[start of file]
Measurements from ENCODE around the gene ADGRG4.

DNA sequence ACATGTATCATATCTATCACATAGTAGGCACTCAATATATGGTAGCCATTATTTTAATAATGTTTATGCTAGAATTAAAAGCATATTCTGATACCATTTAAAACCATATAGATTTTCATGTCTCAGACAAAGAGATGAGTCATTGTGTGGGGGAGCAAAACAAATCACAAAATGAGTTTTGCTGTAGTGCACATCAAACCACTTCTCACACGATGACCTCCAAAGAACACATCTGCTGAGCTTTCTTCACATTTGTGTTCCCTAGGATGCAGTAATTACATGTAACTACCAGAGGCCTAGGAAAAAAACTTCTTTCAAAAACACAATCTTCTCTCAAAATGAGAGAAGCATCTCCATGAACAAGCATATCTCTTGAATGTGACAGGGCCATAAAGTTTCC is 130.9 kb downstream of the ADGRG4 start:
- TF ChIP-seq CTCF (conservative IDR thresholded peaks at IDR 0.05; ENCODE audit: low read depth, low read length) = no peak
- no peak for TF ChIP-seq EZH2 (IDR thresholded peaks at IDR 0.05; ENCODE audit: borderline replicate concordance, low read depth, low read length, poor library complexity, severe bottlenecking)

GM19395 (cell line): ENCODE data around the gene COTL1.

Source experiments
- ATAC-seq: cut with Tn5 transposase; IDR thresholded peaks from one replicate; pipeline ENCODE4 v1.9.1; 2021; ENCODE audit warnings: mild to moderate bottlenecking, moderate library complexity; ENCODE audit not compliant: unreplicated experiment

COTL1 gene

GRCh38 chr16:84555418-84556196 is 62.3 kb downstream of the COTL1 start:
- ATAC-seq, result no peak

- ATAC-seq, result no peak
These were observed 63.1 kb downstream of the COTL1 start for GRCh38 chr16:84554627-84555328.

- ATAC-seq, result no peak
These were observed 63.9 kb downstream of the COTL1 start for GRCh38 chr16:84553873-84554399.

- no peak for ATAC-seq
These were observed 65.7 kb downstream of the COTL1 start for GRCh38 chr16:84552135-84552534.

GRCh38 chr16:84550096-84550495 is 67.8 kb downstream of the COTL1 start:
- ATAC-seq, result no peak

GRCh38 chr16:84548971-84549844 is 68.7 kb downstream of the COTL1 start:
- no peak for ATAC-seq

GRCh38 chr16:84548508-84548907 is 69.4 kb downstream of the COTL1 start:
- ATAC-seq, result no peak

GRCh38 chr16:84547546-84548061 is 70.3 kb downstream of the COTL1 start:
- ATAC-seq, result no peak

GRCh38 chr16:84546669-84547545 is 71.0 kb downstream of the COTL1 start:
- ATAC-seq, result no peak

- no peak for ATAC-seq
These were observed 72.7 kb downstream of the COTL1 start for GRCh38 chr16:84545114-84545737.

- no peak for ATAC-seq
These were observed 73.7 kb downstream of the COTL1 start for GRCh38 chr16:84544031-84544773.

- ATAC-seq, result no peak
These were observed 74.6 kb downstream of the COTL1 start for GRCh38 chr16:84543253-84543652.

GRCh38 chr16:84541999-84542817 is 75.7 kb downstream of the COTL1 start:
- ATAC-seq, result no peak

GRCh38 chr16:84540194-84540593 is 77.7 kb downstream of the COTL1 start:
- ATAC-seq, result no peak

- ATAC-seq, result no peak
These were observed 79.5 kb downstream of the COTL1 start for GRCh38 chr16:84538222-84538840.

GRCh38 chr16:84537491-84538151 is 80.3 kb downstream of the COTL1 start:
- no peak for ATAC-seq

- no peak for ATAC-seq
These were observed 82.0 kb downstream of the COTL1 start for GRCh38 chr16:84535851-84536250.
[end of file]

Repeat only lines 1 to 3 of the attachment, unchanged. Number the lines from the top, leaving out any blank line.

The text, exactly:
Measurements from ENCODE around the gene ADGRG4.

DNA sequence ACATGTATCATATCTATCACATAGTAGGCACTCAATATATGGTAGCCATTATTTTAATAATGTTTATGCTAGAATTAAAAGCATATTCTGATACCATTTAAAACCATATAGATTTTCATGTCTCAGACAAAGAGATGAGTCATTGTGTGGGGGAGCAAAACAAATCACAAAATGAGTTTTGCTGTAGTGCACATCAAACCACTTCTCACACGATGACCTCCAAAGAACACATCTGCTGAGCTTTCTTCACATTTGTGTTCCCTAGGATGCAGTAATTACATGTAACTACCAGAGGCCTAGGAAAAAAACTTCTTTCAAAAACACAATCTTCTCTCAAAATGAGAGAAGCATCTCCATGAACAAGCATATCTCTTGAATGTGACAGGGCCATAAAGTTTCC is 130.9 kb downstream of the ADGRG4 start:
- TF ChIP-seq CTCF (conservative IDR thresholded peaks at IDR 0.05; ENCODE audit: low read depth, low read length) = no peak